Memoirs We Love for We Love Memoirs Day
On this year’s “We Love Memoirs Day” (August 31st), we invite you to step into the world of heartfelt journeys and inspiring tales.
Grab a cup of your favorite beverage, curl up with a compelling memoir, and let the stories transport you to a world of self-discovery and growth. “We Love Memoirs Day” is a reminder that every life is a story worth telling and a journey worth sharing. Here are just a few of the meaningful memoirs we think you should consider:
At age 34, Heather C. Markham received a life-changing diagnosis: she had a progressive muscular dystrophy and would eventually need a wheelchair. Despite her body’s betrayal, she fearlessly leaned into adventures including becoming an avid Para Surfer and winning Ms. Wheelchair Kentucky. With humor and heartbreaking candor, this memoir chronicles Heather’s slow decline in mobility and her determination to live an extraordinary life regardless—a journey that is somehow relatable to all of us.
RETURN TO THE RIVER
#1 international best-selling author of A Child Called It, speaker, and humanitarian Dave Pelzer welcomes readers into the next chapter of his life—and examines why, after spending decades saving others in the military, as a fire captain, and an internationally acclaimed advocate, he is confronted with the need to save himself.For anyone who has been hurt, victimized, abandoned or feels alone, there is hope and there is always a way to rewrite your own story. Pelzer’s soulful and inspiring story will remind you to keep your faith, live with gratitude, and find that resilience deep within you.
TO WALK IT IS TO SEE IT
What happens when two empty nesters decide to take a “gap year” and trek 1,400 miles on Europe’s GR5? Some serious challenges, incredible experiences, and the adventure of a lifetime. In To Walk It is to See It, we follow Kathy and her husband Jim on their 1400-mile walk along Europe’s GR5 — a journey that took them through The Netherlands, Belgium, Luxembourg, and France. With raw vulnerability, Kathy shares with readers her struggles growing up with dyslexia and not learning to read until the 7th grade; the joy and frustration she feels with Jim during their journey, knowing this trip could either draw them closer together or push them apart; her evolving relationship with food and the role shame has played in the ways she has shown up in her life.
True Story: When Amy Daughters reconnected with her former friend from camp decades ago, Dana, via Facebook, she had no idea how it would change her life. Through social media, Amy learned Dana’s son Parker was at St. Jude battling cancer–devastating news, but what else do you do besides comment an “I’m so sorry,” nowadays? When Parker passes away, Amy continues to write Dana, creating a connection Amy never had before. The richness of this experience left Amy wondering: If my life could be so changed by someone I considered “just a facebook friend” what would happen if I wrote all my Facebook friends a letter? A staggering 580 handwritten letters later, Amy’s life would never be the same.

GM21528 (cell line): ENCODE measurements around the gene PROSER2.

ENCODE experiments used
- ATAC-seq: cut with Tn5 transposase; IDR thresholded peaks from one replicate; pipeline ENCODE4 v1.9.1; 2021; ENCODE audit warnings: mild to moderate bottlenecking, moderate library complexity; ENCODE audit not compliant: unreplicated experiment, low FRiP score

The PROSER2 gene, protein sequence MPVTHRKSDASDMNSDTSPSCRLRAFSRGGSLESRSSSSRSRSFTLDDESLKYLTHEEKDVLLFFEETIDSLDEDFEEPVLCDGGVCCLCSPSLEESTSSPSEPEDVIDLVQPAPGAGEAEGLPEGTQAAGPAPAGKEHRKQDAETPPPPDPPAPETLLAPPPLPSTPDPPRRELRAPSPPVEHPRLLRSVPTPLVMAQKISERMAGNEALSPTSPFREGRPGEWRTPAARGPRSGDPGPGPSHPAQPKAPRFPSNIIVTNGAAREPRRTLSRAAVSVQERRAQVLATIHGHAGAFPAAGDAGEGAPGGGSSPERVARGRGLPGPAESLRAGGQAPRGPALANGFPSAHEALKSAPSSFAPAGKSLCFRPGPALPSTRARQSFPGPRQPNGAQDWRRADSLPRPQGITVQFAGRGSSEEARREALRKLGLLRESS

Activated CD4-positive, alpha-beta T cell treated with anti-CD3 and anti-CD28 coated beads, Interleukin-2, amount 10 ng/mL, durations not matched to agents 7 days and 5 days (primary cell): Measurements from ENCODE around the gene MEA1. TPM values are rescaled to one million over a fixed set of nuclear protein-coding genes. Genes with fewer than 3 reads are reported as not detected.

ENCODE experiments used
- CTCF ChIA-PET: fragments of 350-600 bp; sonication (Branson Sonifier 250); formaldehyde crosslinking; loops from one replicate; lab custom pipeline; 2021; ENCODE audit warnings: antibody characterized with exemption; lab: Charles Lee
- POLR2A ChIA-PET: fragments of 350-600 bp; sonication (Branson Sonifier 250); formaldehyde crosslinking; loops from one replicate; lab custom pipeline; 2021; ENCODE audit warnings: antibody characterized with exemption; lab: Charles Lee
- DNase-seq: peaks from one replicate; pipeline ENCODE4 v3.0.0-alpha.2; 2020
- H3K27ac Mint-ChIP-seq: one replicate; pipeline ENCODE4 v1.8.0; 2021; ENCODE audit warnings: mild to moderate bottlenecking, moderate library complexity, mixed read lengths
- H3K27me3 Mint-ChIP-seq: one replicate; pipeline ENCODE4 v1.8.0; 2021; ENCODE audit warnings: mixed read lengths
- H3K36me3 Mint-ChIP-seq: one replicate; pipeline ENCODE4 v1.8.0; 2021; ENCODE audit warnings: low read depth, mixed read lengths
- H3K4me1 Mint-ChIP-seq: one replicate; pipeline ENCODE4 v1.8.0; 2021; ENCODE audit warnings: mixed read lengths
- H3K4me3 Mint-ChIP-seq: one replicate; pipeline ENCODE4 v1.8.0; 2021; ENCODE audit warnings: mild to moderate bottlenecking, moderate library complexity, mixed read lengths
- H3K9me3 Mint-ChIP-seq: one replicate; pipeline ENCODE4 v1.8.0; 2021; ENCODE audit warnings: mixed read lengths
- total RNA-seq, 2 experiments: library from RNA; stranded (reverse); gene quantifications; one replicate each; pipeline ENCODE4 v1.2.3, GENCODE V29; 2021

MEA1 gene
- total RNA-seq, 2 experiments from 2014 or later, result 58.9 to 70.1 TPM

EVERY OTHER WEEKEND
Anthony’s father, Gerald Mohr, is a well-known radio actor before slipping to the Hollywood B-list thanks to the advent of television. Accepting the lead in a dying Swedish TV series, he falls for the script girl and divorces Mohr’s mother, who goes on to meet and marry another divorcee, credit card industry pioneer Stanley Dashew. As his stepfather’s career rises and his biological father’s eases downward, Anthony tries to find his place. One weekend he’s sailing on his stepfather’s fifty-eight-foot catamaran; the next, his Swedish stepmother tells him that they’re poor. Coming of age in a time when divorce is rare and viewed as shocking, Anthony lives at the edges of what others regard as a dream world, a place where reality and fantasy blend, maps lead to the homes of the stars, and obstacles abound.
WAR’S OVER, COME HOME
In War’s Over, Come Home, Patrick Smithwick brings the reader on a two-year quest through cities across the country for his son, Andrew, two-tour Marine veteran of the Iraq War, who is running away from war memories, nightmares, hallucinations, and those that love him. Smithwick’s relentless focus on the life of his homeless son is a microcosm of the national nightmare 50,000 homeless veterans and their families are living every day. Yet, Smithwick imbues every chapter with hope: hope for his son, hope for his marriage, hope for his country. This is a memoir of love, perseverance and hope.
SNAPSHOTS OF MY FATHER, JOHN SILBER
In Snapshots of My Father, John Silber, Rachel Silber Devlin gives us a peek behind the curtain at her father’s life of accomplishments from transforming Boston University into a renowned research institution and championing free speech on campus to running for the governorship of Massachusetts. A polarizing individual who was either loved or hated by those around him, John Silber’s lasting legacy in both Boston and Texas cannot be denied and, instead, is made much more fascinating with new information about his past, his family, and his values from the perspective of someone who knew him best—his eldest daughter.
THE BLUE HOUSE
In The Blue House, the author, Porter, a Registered Nurse and Licensed Clinical Social Worker and co-author Jacob Shefa, a Transpersonal Psychologist, deploy their educational and professional experience to illuminate the trials and triumphs Myrna experienced within her life. Throughout the memoir, Myrna’s life interlaces with an unfolding inquiry into meaning and purpose—a quest that endures even into her elder years.
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